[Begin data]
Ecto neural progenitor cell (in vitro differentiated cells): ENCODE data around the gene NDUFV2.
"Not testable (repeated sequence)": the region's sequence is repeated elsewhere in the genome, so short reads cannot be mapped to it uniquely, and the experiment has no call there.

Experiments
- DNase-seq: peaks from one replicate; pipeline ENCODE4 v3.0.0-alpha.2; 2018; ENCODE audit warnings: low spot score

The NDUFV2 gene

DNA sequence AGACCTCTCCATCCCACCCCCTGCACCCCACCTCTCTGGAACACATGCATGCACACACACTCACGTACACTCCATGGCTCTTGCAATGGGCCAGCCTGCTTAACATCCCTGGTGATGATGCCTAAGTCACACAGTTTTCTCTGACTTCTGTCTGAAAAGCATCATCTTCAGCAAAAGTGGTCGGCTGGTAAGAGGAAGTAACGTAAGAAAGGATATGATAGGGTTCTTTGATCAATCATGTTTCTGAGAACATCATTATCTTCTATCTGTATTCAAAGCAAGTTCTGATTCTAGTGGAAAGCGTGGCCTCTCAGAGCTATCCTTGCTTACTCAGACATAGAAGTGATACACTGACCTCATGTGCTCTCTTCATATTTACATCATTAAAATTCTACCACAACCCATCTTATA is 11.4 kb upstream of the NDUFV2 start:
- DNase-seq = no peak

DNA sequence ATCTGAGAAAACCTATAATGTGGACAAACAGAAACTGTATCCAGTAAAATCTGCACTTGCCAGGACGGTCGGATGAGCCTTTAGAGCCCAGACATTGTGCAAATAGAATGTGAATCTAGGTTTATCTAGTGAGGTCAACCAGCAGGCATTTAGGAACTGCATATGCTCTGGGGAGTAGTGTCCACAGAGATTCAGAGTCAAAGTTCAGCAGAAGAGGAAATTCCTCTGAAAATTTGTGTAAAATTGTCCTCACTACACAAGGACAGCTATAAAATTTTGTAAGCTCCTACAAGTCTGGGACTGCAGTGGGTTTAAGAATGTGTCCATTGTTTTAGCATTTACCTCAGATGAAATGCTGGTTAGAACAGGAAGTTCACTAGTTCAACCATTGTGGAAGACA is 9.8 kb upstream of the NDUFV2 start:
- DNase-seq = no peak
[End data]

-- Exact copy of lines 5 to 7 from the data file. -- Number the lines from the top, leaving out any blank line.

The NDUFV2 gene

DNA sequence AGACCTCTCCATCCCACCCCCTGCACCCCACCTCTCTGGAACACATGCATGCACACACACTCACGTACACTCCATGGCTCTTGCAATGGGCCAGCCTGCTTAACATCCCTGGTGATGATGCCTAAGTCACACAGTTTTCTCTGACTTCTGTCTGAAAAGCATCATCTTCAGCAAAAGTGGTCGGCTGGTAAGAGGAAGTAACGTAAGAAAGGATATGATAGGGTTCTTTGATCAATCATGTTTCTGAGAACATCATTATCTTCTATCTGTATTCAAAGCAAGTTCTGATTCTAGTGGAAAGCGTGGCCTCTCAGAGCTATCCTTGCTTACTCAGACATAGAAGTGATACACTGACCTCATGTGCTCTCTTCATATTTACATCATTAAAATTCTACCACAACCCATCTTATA is 11.4 kb upstream of the NDUFV2 start:
- DNase-seq = no peak